The six schools of historical thought Essay

Custom Student Mr. Teacher ENG 1001-04 19 June 2016

The six schools of historical thought

Historiography is the study of changing historical interpretations, shifting emphases, and different research methodologies. It is a valuable tool in helping the average student to interpret assumptions made by historians. There are six schools of historical thought, divided into two groups: Domestic and Foreign Policy. The first three are in the domestic school: The Progressives, The Consensus Historians, and The New Left. The foreign policy group consists of The Nationalists, The Realists, and The Radicals.


The first school of domestic historical thought is The Progressives. This school spawned around 1902 and began to fade around 1945. They are named after the progressive reformers of the early 20th century. Their major influences were urbanization and immigration and saw great importance in social sciences. They hoped for the betterment of society and believed the most effective way to accomplish this would be through liberal, democratic, and progressive ideas. They also emphasized the differences between competing classes. One of the most important periods in progressive historiography was the frontier.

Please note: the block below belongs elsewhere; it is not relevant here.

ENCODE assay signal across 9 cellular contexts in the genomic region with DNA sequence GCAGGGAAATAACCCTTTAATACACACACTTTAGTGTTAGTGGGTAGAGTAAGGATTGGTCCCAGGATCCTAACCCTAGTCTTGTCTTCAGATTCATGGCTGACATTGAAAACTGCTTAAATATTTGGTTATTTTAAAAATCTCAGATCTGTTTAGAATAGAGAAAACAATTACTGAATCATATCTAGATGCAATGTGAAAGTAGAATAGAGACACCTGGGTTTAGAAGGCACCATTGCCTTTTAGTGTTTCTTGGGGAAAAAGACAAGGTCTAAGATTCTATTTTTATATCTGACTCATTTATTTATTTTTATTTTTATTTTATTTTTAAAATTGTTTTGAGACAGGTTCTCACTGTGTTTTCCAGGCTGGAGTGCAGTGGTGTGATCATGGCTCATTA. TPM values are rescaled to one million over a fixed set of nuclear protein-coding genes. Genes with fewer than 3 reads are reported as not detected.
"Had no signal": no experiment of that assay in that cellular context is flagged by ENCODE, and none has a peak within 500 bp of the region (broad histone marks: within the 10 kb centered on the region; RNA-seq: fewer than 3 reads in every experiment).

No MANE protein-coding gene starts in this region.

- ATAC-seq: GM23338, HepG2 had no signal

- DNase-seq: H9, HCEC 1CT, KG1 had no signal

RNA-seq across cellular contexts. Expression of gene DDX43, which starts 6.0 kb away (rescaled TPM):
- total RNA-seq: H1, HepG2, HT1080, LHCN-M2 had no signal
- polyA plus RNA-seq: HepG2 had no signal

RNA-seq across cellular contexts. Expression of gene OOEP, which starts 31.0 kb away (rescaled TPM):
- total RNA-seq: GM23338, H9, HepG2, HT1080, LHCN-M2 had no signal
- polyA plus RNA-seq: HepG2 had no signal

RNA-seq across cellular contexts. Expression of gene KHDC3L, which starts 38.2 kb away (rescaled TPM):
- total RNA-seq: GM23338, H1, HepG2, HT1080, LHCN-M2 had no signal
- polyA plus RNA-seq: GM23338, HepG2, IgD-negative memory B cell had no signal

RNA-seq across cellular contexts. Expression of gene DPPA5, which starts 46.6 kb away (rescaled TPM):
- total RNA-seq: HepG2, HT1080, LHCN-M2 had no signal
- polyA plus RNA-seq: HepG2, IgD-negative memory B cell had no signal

The Consensus Historians are a group of domestic historians that began around 1945 and are still around to this day. They are also referred to as “neo-conservatives”. World War II and The Great Depression played a large role in bringing this group to light. They believed that there was no conflict in America and that all Americans shared similar basic ideas. There was some conflicts, but were frivolous compared to the big picture. They discarded the belief in cyclical theories that the Progressive had assembled before them.

Their main beliefs were rooted in longevity, durability, common traits, values, and culture. They believe that the nations character was what had kept it stable throughout times of hardship. They also refute the progressives stance on economic issues. They do not believe in extremist political ideologies and doubt their actual existence, nor do they believe in social classes. The biggest idea of the Consensus Historians is that of American Superiority and the “American Way”.